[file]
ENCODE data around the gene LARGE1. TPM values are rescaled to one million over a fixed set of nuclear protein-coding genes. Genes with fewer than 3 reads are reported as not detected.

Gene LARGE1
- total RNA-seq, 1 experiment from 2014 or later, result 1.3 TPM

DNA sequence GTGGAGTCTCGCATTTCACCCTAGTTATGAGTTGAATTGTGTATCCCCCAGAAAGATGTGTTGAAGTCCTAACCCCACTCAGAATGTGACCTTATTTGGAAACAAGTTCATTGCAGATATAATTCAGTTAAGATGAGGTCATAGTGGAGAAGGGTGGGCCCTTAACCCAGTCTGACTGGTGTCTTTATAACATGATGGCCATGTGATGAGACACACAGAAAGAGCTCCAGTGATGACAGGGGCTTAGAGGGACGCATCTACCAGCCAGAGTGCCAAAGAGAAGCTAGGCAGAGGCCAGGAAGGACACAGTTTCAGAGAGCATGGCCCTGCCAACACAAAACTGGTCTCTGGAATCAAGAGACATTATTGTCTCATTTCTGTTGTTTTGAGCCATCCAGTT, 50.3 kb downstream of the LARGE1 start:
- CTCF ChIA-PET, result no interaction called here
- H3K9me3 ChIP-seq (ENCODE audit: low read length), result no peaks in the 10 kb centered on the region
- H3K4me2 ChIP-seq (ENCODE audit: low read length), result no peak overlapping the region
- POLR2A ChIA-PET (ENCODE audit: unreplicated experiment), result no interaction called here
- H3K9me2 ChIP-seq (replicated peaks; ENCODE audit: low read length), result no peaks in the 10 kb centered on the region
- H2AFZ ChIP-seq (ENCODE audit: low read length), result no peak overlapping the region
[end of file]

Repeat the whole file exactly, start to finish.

ENCODE data around the gene LARGE1. TPM values are rescaled to one million over a fixed set of nuclear protein-coding genes. Genes with fewer than 3 reads are reported as not detected.

Gene LARGE1
- total RNA-seq, 1 experiment from 2014 or later, result 1.3 TPM

DNA sequence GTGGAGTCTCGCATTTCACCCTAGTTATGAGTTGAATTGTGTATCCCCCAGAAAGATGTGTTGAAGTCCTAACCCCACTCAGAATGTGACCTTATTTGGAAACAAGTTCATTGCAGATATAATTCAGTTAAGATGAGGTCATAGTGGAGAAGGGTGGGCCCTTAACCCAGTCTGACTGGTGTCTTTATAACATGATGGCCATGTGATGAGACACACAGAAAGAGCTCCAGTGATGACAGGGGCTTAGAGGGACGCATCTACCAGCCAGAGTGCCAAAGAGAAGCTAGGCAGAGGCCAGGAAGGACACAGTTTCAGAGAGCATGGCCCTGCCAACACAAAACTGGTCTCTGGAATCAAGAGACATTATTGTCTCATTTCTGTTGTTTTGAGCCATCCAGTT, 50.3 kb downstream of the LARGE1 start:
- CTCF ChIA-PET, result no interaction called here
- H3K9me3 ChIP-seq (ENCODE audit: low read length), result no peaks in the 10 kb centered on the region
- H3K4me2 ChIP-seq (ENCODE audit: low read length), result no peak overlapping the region
- POLR2A ChIA-PET (ENCODE audit: unreplicated experiment), result no interaction called here
- H3K9me2 ChIP-seq (replicated peaks; ENCODE audit: low read length), result no peaks in the 10 kb centered on the region
- H2AFZ ChIP-seq (ENCODE audit: low read length), result no peak overlapping the region